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Conservation Reserve Program (CRP) Gets a Makeover
”CRP is new and improved. We have more reasons than ever for landowners to consider this great conservation program.” Brandon Soldner, Statewide CRP Program Specialist, Farm Service Agency, Madison, WI
CRP has reached a milestone. The Conservation Reserve Program, widely known as CRP, turned thirty years old last month. This federal program, co-managed by Farm Service Agency and Natural Resources Conservation Service, is our country’s most successful conservation program in history.
Sign-up for CRP is open now through February 26th. Whether you know the program or not, the recent program’s makeover makes it worth a look.
This voluntary government program has a simple premise: landowners convert their “poor” cropland into “rich” conservation land in exchange for annual rental payments from the federal government. As designed, the program focuses on planting erosion-prone fields to perennial cover in the form of either trees, prairie, or grasses. For the landowner, this program improves the health of their land and eliminates hand-wringing over lost income for “doing the right thing” on highly erodible fields.
The program’s cumulative benefits are undeniable: tens of millions of acres across the country in perennial vegetative cover; 2.7 million acres of restored wetlands; the prevention of over 9 billion tons of soil from filling our streams, rivers, and lakes; significant reductions in nitrogen and phosphorous runoff (95% and 85%, respectively); the buffering of more than 170,000 stream miles (that’s seven laps around the world!); and the sequestering of an annual average of 49 million tons of carbon.
These benefits have made improvements to soil, water, air, and wildlife habitats and have created greater stability for the agricultural enterprise. It’s little wonder why CRP is considered so successful.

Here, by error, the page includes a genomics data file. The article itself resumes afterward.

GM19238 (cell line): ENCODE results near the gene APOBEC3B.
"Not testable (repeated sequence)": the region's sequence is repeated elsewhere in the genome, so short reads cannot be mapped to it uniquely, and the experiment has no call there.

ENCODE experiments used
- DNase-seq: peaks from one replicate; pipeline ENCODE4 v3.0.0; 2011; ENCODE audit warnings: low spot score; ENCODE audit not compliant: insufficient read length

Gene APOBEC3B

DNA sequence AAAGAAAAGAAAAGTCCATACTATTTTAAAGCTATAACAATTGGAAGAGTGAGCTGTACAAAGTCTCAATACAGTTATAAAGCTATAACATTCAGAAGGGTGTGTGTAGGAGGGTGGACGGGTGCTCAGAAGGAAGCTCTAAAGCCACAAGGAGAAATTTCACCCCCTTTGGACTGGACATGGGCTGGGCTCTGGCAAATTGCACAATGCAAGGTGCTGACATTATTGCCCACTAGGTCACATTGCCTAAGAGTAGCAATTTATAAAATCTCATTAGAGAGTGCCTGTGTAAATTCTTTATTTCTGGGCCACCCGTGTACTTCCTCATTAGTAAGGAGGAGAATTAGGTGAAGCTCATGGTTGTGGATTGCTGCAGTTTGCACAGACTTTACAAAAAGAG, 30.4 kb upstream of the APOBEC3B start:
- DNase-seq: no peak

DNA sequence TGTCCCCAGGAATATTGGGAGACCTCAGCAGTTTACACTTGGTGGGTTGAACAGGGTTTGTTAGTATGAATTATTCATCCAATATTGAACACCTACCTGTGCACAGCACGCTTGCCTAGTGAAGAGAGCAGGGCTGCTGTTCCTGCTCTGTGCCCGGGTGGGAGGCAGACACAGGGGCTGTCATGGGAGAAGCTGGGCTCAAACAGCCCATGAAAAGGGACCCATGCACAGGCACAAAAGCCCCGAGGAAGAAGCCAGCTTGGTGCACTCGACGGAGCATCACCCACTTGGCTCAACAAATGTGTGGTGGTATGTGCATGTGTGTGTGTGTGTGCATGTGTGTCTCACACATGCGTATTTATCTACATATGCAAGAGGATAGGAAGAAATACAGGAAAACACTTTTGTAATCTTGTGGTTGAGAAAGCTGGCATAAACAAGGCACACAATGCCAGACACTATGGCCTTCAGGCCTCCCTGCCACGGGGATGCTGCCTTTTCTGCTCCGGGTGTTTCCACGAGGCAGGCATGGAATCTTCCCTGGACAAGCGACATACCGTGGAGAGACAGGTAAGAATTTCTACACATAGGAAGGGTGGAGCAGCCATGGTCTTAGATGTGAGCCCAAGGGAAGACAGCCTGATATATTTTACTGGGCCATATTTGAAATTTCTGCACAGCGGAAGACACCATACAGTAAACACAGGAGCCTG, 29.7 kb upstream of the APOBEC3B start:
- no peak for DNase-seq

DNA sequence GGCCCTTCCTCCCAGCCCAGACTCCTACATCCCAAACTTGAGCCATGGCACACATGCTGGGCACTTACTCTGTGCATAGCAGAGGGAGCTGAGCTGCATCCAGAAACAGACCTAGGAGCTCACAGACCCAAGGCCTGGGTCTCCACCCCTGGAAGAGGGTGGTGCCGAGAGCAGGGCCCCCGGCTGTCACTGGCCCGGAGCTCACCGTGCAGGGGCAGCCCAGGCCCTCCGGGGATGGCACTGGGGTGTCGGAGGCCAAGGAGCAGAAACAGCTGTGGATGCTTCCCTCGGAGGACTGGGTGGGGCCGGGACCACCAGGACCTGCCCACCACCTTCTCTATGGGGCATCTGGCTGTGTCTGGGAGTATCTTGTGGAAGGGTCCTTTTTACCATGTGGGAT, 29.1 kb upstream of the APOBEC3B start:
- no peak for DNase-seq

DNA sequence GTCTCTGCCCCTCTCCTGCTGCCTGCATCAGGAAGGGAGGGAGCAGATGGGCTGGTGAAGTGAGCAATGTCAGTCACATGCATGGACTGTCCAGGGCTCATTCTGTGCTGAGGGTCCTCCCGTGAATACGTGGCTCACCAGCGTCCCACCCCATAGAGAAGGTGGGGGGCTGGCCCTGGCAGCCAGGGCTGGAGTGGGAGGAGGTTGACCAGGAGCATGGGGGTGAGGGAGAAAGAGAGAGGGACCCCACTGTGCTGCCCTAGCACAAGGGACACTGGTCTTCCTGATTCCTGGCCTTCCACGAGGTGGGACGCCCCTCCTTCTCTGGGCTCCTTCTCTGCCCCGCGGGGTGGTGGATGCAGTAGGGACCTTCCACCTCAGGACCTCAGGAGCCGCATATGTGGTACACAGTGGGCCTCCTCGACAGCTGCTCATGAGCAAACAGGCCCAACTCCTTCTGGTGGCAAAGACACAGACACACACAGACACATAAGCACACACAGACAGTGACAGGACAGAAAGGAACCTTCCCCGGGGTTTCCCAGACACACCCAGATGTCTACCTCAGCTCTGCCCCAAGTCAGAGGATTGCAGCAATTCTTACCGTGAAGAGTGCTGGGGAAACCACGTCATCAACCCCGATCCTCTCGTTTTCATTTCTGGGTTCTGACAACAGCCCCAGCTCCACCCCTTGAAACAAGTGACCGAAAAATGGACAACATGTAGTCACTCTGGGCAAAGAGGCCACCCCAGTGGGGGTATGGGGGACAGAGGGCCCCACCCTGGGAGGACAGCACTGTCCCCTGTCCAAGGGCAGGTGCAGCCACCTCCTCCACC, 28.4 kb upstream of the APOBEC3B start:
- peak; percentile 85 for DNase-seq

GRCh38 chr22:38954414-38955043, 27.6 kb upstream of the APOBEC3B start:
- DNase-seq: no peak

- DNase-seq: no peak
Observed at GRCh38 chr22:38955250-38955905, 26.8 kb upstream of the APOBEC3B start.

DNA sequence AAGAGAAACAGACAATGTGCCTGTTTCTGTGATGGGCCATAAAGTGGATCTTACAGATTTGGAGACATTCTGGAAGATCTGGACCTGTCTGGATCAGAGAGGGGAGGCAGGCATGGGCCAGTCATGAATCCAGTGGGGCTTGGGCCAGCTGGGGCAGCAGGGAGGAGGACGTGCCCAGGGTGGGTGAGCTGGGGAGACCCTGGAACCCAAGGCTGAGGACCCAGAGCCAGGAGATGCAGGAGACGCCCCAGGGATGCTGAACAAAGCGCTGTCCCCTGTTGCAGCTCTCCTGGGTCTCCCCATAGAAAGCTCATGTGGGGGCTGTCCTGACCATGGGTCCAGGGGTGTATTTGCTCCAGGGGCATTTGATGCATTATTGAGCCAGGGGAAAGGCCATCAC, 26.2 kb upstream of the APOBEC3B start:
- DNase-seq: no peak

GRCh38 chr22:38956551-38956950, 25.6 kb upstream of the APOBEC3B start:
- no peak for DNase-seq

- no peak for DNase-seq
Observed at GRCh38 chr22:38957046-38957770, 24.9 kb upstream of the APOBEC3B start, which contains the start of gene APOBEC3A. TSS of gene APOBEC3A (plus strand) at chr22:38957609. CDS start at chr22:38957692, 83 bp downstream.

But at thirty, there are also a few signs of aging. For many years, CRP enrollment hovered between 30 and 36 million acres nationwide. More recently, because of program enrollment caps, pulses of expiring contracts, participant displeasure with mid-contract management, and rental rate competition from commodity prices, the program’s deliverables have been challenged.
As of last November, 24 million acres were enrolled nationwide. Relative to the 2007 high benchmark, losses in enrollment nationwide are equivalent to one-third the size of Wisconsin – in just eight years. No telling how many conversations about CRP were as bitter as diner coffee, but it had to be a few. The losses in program acres from 2007 to present represents over 85,000 farms across the US.
But CRP got a makeover for its 30th birthday. “The Agency listened to landowners’ concerns,” stated Soldner. “Specifically, two areas were addressed, rental rates and mid-contract management requirements.” The rental rates increased across Wisconsin, and mid-contract management expectations were adjusted to avoid predictable conflicts.
Want to judge the makeover for yourself? Landowners need to visit their local Farm Services Agency to determine program eligibility and the rental rates for their properties. During an in-office visit, agents will run a calculation to determine the field rental rate. Soldner has been very pleased with the response: “People are taking notice and coming into our offices, which is great!”